Theodore Caputi: Catherine Hiller Is Not Your Average Marijuana Legalizer — She's More Dangerous
The title of a New York Times profile on well-known author Catherine Hiller, “Smoking Marijuana for 50 Years, and Turning Out Just Fine,” says it all: Hiller uses her life successes to validate a sustained heavy-use lifestyle. I couldn’t help but wonder if an article with the title, “Smoking Tobacco for 50 Years, and Turning Out Just Fine,” would pass through the Times’ editorial review.
After all, the majority of tobacco smokers never develop lung cancer. Some live far longer than the average life span. But it is generally accepted that anecdotes of certain smokers with positive health outcomes should not be publicized in deference to the mountains of evidence showing that smoking tobacco generally leads to a decreased quality of life. The same should be true for marijuana.
Catherine Hiller’s book, Just Say Yes: A Marijuana Memoir, chronicles her experience “smoking the herb” for the past 50 years (since she was 18 years old) and her subsequent life accomplishments. Indeed, she has achieved more in her life than most — she holds a Ph.D. in English from an Ivy League university, is a best-selling author, has produced a well-received documentary, and has raised three successful kids. But her message is unlike what you’ll hear from drug liberalization advocates: It’s far more dangerous.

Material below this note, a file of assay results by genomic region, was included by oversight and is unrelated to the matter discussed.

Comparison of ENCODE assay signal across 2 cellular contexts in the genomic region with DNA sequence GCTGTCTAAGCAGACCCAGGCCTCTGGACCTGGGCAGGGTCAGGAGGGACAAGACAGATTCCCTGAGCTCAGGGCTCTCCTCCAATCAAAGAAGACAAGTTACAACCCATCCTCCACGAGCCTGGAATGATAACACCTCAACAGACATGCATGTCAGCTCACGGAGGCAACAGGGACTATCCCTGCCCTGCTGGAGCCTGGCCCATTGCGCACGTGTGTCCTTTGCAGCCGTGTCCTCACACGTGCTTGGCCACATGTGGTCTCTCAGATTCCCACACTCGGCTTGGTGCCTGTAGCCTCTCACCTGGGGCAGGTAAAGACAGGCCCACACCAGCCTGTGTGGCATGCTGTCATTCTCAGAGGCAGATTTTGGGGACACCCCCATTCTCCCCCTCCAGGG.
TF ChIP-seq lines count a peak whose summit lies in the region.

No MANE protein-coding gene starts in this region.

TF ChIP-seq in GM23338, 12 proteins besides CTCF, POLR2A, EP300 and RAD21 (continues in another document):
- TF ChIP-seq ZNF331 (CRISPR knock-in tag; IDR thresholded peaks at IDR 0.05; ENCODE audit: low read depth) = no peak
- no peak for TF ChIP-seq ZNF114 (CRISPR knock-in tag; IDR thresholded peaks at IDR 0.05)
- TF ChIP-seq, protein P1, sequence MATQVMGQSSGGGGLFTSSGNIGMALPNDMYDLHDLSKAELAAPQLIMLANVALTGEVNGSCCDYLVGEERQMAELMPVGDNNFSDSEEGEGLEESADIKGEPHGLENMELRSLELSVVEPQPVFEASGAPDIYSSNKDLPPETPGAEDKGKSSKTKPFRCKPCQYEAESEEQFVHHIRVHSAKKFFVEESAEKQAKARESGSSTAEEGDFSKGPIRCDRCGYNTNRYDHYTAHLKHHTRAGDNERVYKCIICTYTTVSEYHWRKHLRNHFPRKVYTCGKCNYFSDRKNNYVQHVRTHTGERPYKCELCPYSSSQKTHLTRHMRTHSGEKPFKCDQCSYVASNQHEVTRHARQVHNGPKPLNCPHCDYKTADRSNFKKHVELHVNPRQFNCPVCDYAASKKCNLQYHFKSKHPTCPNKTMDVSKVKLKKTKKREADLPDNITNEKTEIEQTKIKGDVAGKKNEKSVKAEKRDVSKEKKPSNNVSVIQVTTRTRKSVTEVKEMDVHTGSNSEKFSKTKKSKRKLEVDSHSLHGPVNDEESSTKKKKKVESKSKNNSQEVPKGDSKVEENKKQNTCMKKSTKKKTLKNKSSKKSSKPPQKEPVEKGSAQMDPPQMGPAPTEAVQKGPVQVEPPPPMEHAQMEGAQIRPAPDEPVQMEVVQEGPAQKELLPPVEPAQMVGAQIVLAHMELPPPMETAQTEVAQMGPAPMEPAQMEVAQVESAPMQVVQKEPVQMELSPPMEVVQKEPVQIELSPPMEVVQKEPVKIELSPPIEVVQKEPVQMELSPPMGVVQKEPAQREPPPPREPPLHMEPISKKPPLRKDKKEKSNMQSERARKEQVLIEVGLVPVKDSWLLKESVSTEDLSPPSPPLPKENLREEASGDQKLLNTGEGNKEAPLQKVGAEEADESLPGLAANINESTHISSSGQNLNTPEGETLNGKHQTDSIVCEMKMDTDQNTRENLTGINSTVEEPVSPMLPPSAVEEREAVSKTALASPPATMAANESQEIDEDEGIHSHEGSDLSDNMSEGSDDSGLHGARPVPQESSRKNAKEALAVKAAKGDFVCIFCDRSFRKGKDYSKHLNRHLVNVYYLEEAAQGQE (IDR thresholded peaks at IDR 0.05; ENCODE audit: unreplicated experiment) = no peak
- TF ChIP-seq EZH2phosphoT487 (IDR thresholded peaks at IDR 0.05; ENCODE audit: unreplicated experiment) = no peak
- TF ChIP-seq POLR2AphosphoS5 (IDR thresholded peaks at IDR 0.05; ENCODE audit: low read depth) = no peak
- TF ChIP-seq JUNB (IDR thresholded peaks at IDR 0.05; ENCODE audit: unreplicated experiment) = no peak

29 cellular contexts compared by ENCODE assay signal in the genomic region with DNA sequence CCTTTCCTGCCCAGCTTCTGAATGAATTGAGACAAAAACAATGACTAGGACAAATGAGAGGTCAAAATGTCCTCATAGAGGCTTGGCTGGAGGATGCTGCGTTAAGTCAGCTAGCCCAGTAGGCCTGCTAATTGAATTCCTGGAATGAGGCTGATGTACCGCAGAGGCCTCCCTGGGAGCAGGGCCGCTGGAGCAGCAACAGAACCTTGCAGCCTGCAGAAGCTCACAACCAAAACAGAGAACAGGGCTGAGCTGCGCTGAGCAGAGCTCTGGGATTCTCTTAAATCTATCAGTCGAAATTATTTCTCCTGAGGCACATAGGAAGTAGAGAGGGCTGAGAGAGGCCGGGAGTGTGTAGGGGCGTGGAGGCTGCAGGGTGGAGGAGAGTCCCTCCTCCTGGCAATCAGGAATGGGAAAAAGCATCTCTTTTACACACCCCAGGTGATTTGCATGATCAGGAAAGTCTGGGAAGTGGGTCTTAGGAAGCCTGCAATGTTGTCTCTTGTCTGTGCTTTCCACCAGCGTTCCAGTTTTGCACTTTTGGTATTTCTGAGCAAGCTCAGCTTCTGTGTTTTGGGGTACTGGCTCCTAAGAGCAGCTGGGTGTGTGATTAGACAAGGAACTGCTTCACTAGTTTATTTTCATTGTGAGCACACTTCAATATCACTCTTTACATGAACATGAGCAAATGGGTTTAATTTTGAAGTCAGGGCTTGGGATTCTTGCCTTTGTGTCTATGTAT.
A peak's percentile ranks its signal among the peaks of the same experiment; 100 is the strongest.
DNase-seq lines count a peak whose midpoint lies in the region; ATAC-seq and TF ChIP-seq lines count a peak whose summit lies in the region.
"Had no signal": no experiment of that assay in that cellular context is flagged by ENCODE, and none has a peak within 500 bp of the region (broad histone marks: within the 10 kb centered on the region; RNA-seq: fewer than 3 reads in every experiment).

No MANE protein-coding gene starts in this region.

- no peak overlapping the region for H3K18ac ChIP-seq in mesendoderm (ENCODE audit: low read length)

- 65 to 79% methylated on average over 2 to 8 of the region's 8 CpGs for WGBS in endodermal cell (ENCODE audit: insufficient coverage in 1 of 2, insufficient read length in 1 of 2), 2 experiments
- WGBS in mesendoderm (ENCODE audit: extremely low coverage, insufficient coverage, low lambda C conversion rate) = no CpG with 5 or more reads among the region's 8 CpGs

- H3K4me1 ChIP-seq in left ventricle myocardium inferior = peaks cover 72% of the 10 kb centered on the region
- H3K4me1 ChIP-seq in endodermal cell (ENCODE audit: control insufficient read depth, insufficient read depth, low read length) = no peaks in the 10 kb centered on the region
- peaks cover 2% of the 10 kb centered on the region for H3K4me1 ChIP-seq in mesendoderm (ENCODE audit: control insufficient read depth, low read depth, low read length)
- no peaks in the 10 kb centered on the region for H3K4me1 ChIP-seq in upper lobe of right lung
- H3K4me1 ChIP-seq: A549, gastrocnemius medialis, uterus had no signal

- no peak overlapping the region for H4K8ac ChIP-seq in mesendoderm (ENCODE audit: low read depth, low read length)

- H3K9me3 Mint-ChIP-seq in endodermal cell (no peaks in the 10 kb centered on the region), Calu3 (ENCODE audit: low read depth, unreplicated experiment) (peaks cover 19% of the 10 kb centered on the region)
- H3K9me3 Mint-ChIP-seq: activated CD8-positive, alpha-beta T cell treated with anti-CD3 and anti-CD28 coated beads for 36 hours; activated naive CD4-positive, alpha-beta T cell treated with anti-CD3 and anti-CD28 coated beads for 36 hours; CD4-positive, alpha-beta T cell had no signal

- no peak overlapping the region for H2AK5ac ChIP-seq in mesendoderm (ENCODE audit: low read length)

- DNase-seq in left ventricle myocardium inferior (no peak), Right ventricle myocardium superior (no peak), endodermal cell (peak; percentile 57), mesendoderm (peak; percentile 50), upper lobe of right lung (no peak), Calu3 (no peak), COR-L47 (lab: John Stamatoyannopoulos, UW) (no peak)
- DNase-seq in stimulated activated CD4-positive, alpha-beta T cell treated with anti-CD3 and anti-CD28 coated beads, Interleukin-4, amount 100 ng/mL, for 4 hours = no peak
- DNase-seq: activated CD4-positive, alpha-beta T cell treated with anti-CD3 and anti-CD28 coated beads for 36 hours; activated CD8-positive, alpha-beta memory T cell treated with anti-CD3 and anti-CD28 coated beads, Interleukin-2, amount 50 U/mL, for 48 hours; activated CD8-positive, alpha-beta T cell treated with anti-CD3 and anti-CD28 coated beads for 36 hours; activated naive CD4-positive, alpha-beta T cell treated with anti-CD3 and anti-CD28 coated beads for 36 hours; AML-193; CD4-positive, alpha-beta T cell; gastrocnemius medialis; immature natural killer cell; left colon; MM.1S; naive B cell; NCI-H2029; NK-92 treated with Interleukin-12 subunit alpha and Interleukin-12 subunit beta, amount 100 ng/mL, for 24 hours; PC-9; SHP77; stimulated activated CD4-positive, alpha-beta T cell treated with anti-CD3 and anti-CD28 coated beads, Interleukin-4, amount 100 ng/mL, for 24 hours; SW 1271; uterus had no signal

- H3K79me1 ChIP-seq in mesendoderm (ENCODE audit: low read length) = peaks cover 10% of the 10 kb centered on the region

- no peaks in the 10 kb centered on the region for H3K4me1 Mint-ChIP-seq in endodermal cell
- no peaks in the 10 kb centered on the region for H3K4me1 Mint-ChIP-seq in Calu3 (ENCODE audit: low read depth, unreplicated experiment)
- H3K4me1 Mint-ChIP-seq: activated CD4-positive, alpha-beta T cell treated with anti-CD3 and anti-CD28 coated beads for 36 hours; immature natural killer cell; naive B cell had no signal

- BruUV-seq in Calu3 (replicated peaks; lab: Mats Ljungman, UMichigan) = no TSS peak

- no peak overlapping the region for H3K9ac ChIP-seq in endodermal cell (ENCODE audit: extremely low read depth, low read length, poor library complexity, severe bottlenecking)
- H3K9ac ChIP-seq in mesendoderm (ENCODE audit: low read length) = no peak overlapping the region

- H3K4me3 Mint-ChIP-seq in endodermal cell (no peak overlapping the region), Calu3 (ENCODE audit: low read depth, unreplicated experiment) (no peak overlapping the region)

What differentiates Catherine Hiller from most marijuana legalization or decriminalization advocates is that her stories and interviews seem to actually encourage heavy marijuana use, even by young people. The majority of organizations touting a pro-marijuana agenda have a policy statement like that of the Students for Sensible Drug Policy: that the organization “neither condones nor condemns drug use.” Hiller’s message seems to be distinctly different — that long, sustained marijuana use from an early age is certainly okay and possibly even desirable.
In her 4/20 Huffington Post interview, Hiller speaks about children smoking pot with the same level of enthusiasm that Michelle Obama uses to boost her Let’s Move campaign . If you didn’t know any better, you’d think Hiller was encouraging pre-teens to pick up yoga.